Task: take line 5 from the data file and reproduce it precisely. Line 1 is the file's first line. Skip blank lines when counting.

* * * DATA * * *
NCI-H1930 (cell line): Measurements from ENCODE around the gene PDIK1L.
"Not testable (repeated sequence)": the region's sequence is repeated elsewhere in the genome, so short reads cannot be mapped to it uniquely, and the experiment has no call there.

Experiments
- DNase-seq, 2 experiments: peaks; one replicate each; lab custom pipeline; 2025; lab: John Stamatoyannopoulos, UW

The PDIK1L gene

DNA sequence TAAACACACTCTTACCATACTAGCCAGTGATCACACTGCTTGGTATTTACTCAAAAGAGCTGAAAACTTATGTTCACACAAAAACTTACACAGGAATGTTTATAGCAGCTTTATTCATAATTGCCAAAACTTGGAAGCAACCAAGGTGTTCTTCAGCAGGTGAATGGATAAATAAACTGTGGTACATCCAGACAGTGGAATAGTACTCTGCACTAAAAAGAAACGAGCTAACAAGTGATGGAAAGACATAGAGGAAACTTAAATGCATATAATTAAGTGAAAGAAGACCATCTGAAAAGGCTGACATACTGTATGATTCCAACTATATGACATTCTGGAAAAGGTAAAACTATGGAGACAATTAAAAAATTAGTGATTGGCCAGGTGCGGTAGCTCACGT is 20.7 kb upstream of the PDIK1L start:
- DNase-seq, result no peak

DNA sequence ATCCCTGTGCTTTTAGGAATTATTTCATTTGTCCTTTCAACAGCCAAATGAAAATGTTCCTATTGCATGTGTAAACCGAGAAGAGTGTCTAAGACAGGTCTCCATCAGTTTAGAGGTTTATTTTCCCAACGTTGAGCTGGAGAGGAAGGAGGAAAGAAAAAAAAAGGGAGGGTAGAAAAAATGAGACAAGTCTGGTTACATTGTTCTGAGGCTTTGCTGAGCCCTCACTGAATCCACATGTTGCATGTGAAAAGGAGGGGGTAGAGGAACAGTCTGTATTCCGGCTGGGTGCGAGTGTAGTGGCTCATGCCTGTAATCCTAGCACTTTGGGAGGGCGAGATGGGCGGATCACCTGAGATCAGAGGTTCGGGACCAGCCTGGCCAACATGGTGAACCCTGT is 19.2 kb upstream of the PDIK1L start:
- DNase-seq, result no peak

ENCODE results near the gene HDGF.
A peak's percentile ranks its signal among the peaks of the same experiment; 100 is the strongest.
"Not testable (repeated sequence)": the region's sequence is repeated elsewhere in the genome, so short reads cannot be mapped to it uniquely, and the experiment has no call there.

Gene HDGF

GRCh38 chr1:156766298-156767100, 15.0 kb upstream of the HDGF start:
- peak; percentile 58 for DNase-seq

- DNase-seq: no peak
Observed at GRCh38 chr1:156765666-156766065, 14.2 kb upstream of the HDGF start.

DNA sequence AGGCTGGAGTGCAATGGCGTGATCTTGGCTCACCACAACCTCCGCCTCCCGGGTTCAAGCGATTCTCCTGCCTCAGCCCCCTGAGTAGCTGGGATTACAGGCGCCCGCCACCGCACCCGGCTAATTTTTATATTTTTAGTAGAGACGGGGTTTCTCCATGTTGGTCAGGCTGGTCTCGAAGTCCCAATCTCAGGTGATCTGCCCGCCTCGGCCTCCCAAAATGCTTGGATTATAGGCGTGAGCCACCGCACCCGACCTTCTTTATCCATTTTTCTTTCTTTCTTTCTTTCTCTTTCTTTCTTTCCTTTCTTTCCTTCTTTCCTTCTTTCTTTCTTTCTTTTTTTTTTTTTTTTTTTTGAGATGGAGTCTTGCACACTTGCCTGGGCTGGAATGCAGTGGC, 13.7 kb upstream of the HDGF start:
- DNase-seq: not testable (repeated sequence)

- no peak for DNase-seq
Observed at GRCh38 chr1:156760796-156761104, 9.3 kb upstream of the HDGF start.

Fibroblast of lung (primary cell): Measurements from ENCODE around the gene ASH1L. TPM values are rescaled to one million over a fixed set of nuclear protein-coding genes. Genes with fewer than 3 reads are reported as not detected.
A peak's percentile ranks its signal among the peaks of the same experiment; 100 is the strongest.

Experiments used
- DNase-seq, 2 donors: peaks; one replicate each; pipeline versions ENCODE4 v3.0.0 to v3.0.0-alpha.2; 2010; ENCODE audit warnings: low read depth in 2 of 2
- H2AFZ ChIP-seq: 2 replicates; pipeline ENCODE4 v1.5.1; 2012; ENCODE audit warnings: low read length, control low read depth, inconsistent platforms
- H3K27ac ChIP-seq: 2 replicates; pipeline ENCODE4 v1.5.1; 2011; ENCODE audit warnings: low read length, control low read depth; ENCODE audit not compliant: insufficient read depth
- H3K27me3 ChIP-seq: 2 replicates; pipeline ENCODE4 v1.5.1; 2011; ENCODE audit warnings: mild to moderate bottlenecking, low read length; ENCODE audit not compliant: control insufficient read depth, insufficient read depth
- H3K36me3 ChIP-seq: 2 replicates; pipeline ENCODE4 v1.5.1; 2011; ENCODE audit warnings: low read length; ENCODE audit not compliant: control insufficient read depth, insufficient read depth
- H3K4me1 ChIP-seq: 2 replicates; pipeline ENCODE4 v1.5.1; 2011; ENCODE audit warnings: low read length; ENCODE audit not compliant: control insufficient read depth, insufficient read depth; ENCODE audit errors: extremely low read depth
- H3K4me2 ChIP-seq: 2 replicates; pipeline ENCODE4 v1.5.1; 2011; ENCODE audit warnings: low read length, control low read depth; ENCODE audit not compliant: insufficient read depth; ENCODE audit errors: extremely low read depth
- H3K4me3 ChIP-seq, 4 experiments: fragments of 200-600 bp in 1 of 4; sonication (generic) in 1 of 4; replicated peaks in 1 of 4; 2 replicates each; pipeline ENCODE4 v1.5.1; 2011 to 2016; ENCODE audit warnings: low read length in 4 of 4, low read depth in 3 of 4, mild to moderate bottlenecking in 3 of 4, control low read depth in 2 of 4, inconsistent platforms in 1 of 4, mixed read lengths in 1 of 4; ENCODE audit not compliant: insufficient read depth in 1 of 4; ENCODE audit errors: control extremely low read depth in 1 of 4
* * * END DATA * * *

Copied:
The PDIK1L gene